are called that because of the culture that’s added to get the fermentation process started. Kefir or Yogurt whey can be used to give your ferment a boost in the early stages. Always use fresh whey for the best results.
1 Liter or quart jar
- 4 cups of cabbage shredded or chopped by hand
- 1/2 Tablespoon Salt, Himalayan salt, kosher salt or desert salt
- 3 tablespoons of Whey
- Brine – optional*
The brine is a saltwater mixture that you can make by dissolving 1 teaspoon of salt in 1 cup of filtered water.
- Peel the cabbage and save 1 or 2 leaves keeping it intact, you’ll use it later
- Cut the cabbage in slithers, or you can use a food processor to chop it up quickly.
- put your cabbage in a bowl add salt and work the cabbage with your hands as you want the salt to distribute evenly*
- Stuff the cabbage into your jar and leave a headspace of about 2-3 fingers for the kraut to expand. You can use a flip top or clamp down, canning or airlock jar.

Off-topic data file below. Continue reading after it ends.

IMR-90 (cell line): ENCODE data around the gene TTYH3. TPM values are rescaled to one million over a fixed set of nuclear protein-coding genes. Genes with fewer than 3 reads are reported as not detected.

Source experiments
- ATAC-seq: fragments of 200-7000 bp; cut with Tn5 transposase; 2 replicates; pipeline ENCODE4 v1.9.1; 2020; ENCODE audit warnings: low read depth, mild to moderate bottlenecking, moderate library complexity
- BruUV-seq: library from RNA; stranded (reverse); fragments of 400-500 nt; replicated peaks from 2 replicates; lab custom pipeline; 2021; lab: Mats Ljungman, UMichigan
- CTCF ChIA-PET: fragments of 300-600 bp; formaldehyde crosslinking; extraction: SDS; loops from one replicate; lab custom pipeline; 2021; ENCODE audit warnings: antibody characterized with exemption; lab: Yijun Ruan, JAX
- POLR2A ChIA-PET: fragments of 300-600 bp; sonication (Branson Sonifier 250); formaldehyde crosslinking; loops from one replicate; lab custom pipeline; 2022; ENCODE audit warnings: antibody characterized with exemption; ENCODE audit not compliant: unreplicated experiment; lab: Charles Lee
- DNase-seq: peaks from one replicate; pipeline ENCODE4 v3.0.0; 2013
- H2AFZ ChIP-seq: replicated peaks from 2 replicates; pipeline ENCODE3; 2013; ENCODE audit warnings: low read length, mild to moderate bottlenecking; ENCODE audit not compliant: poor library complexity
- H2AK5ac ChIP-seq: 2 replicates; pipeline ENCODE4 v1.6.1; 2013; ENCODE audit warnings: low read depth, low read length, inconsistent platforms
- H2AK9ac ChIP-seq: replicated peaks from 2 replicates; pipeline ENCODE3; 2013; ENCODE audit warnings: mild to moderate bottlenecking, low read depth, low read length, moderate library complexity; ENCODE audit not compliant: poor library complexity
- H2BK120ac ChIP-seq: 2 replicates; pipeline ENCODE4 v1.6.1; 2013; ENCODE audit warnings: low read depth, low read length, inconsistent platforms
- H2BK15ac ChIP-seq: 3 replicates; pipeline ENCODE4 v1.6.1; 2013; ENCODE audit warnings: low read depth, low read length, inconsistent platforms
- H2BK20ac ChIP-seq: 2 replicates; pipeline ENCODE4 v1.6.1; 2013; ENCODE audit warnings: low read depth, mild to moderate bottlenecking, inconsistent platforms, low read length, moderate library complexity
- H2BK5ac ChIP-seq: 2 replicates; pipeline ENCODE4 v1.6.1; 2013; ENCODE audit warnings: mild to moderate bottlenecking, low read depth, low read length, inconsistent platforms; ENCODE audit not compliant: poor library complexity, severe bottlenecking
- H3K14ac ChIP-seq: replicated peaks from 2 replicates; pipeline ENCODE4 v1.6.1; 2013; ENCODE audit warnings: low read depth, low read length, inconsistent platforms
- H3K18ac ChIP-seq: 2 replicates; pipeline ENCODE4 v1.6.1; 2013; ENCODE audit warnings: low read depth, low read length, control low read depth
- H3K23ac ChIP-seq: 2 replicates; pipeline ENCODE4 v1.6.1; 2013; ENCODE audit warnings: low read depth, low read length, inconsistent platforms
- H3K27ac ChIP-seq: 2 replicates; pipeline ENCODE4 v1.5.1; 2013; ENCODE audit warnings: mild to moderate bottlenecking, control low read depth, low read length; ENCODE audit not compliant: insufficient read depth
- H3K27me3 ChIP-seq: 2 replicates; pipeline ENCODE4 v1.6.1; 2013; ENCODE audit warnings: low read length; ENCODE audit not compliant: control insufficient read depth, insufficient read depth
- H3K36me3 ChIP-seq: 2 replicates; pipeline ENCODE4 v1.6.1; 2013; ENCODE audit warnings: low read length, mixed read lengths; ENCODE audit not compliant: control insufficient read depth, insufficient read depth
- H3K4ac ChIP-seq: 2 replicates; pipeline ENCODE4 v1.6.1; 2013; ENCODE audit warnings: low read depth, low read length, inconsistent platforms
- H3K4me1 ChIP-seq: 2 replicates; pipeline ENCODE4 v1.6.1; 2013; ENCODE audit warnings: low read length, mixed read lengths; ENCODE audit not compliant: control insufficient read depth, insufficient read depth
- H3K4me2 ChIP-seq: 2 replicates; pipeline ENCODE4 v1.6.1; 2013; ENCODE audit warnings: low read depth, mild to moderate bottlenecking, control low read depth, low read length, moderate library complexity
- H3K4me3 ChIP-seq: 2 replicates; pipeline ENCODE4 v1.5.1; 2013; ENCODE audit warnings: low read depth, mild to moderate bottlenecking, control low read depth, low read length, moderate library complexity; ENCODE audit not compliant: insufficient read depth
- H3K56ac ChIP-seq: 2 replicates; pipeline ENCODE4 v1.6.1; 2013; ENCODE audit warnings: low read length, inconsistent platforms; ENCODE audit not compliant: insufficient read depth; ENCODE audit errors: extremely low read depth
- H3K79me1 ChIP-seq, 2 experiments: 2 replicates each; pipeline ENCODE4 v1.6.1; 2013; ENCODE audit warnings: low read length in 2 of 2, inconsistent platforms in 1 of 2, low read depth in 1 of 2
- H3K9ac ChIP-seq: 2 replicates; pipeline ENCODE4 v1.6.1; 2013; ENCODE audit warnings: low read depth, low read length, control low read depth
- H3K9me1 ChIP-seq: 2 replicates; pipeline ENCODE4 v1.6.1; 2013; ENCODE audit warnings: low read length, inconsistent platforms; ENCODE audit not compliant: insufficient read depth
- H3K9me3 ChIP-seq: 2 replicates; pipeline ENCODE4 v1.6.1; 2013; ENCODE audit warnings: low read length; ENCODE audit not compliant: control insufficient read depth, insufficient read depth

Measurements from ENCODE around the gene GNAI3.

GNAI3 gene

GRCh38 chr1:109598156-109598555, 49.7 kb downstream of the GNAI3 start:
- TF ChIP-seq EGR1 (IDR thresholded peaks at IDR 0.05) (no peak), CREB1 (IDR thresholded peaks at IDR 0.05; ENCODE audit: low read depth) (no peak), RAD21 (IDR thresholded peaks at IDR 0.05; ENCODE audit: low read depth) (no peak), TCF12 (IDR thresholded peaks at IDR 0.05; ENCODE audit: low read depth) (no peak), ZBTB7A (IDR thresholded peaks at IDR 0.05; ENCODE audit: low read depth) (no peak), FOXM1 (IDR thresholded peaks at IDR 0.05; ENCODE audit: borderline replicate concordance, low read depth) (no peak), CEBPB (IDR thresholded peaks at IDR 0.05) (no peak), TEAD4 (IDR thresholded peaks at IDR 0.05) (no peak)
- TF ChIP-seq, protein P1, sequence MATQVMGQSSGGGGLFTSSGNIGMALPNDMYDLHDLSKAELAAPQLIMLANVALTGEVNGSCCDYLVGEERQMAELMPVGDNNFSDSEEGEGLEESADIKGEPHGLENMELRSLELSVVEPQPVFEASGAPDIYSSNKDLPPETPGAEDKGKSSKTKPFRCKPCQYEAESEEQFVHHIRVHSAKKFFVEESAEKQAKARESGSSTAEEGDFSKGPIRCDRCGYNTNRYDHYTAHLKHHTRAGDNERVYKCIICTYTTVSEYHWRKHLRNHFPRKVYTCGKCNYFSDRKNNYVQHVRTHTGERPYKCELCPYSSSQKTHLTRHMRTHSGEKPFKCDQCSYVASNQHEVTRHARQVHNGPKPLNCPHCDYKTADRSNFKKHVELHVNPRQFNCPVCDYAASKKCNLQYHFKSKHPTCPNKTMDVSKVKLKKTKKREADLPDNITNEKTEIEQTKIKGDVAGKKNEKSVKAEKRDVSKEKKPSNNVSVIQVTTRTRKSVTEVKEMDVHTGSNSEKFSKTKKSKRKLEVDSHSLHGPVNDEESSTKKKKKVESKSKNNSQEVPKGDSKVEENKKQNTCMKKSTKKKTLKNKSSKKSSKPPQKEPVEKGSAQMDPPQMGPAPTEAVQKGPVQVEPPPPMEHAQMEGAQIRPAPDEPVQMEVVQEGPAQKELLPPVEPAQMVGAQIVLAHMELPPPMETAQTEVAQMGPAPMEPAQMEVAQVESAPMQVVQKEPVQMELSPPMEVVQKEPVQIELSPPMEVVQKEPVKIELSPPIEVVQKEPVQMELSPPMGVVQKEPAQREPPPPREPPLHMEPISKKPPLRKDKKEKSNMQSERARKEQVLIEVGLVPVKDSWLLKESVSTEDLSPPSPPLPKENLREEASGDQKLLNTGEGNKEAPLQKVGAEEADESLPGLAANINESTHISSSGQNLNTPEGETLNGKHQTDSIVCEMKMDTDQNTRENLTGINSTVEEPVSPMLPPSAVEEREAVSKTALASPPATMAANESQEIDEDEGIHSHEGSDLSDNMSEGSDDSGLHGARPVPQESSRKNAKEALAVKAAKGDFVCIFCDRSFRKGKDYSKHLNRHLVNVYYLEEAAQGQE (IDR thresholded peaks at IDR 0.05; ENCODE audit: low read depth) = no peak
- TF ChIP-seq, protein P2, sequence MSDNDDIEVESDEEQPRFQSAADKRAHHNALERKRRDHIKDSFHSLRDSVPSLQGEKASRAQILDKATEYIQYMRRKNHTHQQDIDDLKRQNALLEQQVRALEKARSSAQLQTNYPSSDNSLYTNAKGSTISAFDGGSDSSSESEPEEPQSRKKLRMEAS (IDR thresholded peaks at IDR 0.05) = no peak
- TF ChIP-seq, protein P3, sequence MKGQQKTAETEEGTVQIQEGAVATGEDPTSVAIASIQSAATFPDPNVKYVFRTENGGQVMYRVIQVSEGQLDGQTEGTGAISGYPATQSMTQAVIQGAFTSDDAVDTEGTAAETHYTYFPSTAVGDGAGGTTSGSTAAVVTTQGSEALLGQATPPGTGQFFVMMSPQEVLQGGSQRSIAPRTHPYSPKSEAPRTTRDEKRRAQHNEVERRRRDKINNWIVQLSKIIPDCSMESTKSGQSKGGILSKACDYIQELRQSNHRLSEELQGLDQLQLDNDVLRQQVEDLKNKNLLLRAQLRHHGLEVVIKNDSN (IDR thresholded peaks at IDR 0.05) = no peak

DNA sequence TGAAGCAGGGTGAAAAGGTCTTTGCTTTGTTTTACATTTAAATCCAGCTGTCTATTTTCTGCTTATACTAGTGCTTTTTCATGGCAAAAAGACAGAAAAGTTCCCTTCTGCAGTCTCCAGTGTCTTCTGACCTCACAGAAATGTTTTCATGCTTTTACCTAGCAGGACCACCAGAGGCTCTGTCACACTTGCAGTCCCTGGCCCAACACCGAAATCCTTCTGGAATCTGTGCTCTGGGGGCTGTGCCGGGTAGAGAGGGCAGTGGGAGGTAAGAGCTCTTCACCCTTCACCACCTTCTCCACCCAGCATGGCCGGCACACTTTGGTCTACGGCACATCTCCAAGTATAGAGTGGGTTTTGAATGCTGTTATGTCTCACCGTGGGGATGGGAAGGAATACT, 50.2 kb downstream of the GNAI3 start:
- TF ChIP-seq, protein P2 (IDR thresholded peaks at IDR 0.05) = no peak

- Add the Whey
- Now use outer cabbage leaves and fold it to push the veggies down under the liquid. Cover the veggies with water if there’s not enough kraut juice to cover the veggies*
- Put your jar in a cool place out of direct sunlight for 7 days. Make sure your veggies stay submerged push them down if they have risen to the top. Taste the veggies after 7 days and if they taste tart like kraut they are ready to eat or to go to the fridge, they’ll be good for about 9 months if not longer.
- *I don’t like adding water to top up my cabbage so what I do is I usually cover the cabbage with a lid or something to keep the insects out and leave it a while to create more brine (30 min to overnight) OR I’d bruise it with by pounding it with a rolling stick, but you don’t have to do this if you fine with topping up with water.
- Go here to see how to make your own kefir whey, I like to use Homemade Greek Yogurt whey and the same method can be applied to render yogurt whey.
Here’s a guide to what you may expect and what to look out for when fermenting vegetables.